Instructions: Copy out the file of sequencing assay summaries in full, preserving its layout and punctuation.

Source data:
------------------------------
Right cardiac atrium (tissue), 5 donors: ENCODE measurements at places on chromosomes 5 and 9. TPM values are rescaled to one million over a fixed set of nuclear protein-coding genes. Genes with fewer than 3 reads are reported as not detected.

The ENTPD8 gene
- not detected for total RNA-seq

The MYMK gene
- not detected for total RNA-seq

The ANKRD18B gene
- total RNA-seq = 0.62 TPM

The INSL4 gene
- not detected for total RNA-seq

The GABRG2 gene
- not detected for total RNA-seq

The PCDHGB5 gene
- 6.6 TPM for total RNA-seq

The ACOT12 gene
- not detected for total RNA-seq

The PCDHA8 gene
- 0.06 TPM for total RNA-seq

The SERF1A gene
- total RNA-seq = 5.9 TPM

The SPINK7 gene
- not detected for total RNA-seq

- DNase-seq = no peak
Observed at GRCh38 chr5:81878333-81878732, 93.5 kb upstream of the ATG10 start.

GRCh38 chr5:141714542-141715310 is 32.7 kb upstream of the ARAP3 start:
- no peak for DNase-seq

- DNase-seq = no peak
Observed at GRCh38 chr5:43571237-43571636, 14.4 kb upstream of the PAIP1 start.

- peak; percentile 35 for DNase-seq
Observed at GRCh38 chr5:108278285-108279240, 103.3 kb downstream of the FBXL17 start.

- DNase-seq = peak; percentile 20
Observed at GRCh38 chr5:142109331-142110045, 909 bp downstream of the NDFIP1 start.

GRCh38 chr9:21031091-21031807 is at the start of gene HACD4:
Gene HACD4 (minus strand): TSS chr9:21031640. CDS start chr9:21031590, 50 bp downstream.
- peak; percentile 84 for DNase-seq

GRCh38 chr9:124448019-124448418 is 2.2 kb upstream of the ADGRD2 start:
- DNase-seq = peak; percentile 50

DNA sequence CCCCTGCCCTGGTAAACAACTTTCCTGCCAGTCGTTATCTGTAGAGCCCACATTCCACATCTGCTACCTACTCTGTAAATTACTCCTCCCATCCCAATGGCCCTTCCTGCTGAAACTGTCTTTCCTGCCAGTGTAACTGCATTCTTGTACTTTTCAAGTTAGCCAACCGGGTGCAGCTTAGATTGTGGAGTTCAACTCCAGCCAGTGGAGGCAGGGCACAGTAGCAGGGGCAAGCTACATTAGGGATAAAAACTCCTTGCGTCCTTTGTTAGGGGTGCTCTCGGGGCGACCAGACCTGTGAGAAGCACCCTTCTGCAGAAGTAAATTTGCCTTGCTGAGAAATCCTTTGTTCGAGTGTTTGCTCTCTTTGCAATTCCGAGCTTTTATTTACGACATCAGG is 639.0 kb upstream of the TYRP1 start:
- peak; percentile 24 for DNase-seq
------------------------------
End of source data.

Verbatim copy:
Right cardiac atrium (tissue), 5 donors: ENCODE measurements at places on chromosomes 5 and 9. TPM values are rescaled to one million over a fixed set of nuclear protein-coding genes. Genes with fewer than 3 reads are reported as not detected.

The ENTPD8 gene
- not detected for total RNA-seq

The MYMK gene
- not detected for total RNA-seq

The ANKRD18B gene
- total RNA-seq = 0.62 TPM

The INSL4 gene
- not detected for total RNA-seq

The GABRG2 gene
- not detected for total RNA-seq

The PCDHGB5 gene
- 6.6 TPM for total RNA-seq

The ACOT12 gene
- not detected for total RNA-seq

The PCDHA8 gene
- 0.06 TPM for total RNA-seq

The SERF1A gene
- total RNA-seq = 5.9 TPM

The SPINK7 gene
- not detected for total RNA-seq

- DNase-seq = no peak
Observed at GRCh38 chr5:81878333-81878732, 93.5 kb upstream of the ATG10 start.

GRCh38 chr5:141714542-141715310 is 32.7 kb upstream of the ARAP3 start:
- no peak for DNase-seq

- DNase-seq = no peak
Observed at GRCh38 chr5:43571237-43571636, 14.4 kb upstream of the PAIP1 start.

- peak; percentile 35 for DNase-seq
Observed at GRCh38 chr5:108278285-108279240, 103.3 kb downstream of the FBXL17 start.

- DNase-seq = peak; percentile 20
Observed at GRCh38 chr5:142109331-142110045, 909 bp downstream of the NDFIP1 start.

GRCh38 chr9:21031091-21031807 is at the start of gene HACD4:
Gene HACD4 (minus strand): TSS chr9:21031640. CDS start chr9:21031590, 50 bp downstream.
- peak; percentile 84 for DNase-seq

GRCh38 chr9:124448019-124448418 is 2.2 kb upstream of the ADGRD2 start:
- DNase-seq = peak; percentile 50

DNA sequence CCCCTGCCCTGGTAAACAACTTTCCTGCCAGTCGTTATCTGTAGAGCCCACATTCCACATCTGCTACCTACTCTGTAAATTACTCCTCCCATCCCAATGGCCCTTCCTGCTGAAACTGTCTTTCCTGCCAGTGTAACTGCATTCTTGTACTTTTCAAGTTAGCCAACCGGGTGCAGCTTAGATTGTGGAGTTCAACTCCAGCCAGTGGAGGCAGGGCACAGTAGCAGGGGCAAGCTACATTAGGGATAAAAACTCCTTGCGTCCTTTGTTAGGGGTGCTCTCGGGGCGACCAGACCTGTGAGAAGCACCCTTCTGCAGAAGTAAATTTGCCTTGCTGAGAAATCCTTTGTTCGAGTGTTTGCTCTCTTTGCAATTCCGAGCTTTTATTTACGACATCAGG is 639.0 kb upstream of the TYRP1 start:
- peak; percentile 24 for DNase-seq